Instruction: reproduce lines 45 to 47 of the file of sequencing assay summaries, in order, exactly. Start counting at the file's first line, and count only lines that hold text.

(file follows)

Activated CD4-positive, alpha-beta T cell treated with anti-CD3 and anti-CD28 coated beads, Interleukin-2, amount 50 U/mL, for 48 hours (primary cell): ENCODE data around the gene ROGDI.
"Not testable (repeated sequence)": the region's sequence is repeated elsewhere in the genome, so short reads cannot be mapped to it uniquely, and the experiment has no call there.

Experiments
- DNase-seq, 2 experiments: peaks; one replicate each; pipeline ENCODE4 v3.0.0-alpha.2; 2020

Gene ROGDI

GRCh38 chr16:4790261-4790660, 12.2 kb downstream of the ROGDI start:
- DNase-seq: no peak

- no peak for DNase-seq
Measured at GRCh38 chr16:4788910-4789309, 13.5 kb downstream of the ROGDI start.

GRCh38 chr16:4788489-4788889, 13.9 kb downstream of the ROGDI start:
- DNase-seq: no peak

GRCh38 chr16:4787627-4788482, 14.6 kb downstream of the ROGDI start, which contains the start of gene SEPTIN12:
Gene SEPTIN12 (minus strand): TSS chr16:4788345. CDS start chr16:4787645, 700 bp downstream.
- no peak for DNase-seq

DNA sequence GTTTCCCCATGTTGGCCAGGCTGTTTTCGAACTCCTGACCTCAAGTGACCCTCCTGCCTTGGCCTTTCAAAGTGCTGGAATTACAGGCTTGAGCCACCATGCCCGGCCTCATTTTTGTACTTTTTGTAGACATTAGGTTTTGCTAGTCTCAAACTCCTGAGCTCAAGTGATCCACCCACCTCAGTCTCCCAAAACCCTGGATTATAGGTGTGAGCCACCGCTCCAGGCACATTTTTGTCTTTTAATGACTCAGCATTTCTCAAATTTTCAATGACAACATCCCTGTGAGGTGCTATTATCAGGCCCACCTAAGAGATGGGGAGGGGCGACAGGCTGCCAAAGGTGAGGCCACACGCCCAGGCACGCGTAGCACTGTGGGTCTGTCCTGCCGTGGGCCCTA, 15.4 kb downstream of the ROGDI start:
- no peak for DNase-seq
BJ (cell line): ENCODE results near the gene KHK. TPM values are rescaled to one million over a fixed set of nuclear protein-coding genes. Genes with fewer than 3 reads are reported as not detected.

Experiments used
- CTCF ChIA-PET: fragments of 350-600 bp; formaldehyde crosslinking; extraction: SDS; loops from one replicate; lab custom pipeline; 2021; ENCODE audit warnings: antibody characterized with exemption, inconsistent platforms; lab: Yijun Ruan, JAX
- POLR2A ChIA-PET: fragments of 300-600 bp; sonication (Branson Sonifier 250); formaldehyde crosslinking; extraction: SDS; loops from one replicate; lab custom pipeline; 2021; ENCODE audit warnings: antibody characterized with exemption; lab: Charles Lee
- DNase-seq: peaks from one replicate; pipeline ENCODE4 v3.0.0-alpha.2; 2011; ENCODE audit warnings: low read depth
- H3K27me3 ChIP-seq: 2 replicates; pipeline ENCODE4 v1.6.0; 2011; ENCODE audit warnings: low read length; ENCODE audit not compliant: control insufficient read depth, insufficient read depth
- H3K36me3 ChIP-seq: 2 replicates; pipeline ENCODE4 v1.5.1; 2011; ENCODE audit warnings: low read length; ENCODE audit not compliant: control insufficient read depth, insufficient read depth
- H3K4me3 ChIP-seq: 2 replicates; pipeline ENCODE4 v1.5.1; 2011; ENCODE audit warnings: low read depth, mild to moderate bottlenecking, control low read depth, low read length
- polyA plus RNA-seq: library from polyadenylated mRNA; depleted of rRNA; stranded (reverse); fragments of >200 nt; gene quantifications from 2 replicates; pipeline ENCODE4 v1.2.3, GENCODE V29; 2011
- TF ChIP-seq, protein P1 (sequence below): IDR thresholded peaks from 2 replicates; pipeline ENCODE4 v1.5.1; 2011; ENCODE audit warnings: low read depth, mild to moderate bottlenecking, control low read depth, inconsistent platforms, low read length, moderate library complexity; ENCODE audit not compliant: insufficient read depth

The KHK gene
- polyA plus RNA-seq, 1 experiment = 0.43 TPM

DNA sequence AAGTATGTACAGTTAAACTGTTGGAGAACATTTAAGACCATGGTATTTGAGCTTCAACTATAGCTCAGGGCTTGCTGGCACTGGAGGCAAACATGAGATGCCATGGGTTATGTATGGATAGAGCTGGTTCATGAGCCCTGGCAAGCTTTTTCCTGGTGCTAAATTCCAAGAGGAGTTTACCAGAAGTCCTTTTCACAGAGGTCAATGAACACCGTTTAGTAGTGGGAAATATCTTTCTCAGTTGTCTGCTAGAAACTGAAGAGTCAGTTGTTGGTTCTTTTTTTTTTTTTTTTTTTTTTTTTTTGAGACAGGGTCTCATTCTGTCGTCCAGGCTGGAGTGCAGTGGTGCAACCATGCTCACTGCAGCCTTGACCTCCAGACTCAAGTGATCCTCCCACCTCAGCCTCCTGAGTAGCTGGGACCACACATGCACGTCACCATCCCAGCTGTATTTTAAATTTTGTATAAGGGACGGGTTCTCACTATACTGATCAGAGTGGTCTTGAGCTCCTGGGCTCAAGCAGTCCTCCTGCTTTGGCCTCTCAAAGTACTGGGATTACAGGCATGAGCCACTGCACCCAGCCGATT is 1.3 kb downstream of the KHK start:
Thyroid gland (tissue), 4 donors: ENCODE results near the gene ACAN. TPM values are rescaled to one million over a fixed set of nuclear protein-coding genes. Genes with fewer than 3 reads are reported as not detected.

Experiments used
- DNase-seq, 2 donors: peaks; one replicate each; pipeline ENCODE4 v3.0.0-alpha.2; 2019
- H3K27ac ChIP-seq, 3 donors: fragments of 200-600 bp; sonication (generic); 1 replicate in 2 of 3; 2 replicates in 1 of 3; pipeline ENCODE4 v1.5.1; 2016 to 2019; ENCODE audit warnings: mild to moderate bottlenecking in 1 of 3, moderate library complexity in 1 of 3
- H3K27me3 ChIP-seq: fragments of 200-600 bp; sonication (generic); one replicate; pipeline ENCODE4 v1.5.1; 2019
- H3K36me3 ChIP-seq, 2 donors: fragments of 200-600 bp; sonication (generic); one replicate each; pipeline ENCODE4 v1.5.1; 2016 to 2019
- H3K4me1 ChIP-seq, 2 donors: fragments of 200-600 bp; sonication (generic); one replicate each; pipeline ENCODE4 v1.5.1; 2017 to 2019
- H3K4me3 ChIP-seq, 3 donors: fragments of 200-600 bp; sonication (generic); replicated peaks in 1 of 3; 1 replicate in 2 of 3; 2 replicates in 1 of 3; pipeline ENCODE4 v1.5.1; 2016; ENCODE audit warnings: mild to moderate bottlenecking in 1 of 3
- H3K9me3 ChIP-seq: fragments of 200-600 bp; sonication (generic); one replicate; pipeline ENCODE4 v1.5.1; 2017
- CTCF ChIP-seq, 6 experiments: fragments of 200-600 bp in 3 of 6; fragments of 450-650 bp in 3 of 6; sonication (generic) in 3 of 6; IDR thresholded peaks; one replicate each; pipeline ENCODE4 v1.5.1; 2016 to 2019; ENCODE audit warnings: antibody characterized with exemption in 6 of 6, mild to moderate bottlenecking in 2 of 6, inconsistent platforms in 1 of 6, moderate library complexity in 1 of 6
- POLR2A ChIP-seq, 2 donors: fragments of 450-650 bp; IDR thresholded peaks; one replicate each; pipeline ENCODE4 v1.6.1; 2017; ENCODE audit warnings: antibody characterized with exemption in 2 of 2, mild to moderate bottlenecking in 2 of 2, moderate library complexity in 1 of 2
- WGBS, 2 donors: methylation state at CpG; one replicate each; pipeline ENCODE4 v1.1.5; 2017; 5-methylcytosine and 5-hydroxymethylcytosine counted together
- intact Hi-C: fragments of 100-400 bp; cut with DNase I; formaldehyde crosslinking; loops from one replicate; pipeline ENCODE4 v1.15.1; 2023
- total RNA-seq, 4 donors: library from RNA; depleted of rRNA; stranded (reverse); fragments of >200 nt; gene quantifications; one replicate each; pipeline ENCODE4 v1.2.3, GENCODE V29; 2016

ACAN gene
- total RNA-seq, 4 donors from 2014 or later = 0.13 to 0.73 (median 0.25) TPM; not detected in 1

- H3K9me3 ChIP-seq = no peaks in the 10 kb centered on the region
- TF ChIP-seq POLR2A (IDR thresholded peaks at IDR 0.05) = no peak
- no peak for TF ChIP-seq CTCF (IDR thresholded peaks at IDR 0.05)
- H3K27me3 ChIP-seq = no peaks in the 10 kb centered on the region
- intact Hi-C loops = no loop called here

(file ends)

- total RNA-seq, 4 donors from 2014 or later = 0.13 to 0.73 (median 0.25) TPM; not detected in 1

- H3K9me3 ChIP-seq = no peaks in the 10 kb centered on the region
- TF ChIP-seq POLR2A (IDR thresholded peaks at IDR 0.05) = no peak